Chemical in paint remover found dangerous for pregnant women

The Environmental Protection Agency has found that a chemical commonly used to remove paint poses a health risk to pregnant women and women of childbearing age.

EPA released its risk assessment for N-Methylprrolidone (NMP) on Monday afternoon, which found there’s an acute and chronic risk for adverse developmental outcomes if the mother or an unborn baby is exposed to the chemical.

The use of gloves and respirators, EPA said do not adequately reduce the risks to women of childbearing age who use NMP for more than four hours per day on a single day or repeatedly use the chemical for a number of consecutive days.


The risk assessment was developed as part of the agency Toxic Substances Control Act (TSCA) of 1976, which is widely viewed as unenforceable.  Lawmakers have been working to reform TSCA for almost a generation.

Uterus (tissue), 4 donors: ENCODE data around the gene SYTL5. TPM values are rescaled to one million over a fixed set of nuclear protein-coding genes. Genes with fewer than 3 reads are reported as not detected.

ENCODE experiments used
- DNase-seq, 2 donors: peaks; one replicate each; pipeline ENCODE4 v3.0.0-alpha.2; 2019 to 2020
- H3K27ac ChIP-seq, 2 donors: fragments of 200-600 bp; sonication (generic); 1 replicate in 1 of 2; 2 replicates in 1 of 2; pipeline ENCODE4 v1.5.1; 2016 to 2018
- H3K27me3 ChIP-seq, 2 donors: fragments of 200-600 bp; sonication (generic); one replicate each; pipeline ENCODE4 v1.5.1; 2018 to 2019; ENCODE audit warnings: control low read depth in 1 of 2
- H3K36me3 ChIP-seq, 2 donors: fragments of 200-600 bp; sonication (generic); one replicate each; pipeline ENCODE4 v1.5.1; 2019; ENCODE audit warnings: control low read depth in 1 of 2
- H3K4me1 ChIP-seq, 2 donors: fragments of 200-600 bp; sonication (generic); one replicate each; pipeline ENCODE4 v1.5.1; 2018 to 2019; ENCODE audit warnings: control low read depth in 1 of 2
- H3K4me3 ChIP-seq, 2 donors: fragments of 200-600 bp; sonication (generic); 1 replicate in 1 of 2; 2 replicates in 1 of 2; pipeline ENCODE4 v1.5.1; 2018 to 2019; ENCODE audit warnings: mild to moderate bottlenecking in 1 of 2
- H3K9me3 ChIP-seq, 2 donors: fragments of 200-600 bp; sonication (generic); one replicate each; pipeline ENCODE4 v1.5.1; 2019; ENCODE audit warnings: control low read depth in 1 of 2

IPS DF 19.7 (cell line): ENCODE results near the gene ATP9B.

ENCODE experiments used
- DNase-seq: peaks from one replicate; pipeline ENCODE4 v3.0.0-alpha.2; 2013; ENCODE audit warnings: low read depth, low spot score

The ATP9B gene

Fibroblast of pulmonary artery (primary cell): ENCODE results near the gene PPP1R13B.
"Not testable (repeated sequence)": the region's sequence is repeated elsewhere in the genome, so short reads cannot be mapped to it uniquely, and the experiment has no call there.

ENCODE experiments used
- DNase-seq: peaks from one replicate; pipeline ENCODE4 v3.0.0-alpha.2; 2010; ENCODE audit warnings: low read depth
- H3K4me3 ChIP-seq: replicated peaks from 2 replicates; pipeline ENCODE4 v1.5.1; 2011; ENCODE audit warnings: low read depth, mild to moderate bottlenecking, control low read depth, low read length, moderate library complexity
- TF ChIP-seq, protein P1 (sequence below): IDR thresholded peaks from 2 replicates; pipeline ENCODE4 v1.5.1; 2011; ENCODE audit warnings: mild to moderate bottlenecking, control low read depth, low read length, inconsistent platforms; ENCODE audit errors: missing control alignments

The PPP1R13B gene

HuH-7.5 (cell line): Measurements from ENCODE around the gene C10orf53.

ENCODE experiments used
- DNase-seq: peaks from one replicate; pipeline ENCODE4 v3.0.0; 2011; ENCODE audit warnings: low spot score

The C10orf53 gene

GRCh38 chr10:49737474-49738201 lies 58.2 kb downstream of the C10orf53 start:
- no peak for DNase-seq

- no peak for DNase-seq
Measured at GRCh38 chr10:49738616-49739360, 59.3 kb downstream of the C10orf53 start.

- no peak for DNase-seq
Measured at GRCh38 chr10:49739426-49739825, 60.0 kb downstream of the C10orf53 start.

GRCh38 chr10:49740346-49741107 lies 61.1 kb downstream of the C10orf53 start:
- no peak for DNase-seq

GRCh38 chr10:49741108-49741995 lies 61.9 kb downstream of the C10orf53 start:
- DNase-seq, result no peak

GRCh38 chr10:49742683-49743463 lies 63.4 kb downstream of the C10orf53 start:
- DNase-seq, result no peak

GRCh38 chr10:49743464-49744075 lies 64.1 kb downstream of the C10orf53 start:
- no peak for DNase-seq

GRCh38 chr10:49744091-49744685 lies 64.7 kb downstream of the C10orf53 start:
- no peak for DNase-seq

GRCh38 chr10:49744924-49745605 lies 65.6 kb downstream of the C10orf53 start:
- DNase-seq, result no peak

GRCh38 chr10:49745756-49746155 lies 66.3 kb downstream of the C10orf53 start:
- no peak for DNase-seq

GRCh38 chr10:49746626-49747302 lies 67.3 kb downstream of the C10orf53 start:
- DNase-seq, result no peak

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“By completing this assessment, we have taken an important step in protecting pregnant women and women of childbearing age who are using NMP to remove paint,” said Jim Jones, Assistant Administrator for EPA’s Office of Chemical Safety and Pollution Prevention.

“It is a reminder that as we evaluate these risks, it is very clear that our nation’s chemical laws are in much need of reform. Completing this assessment will now trigger a process to address these unacceptable risks."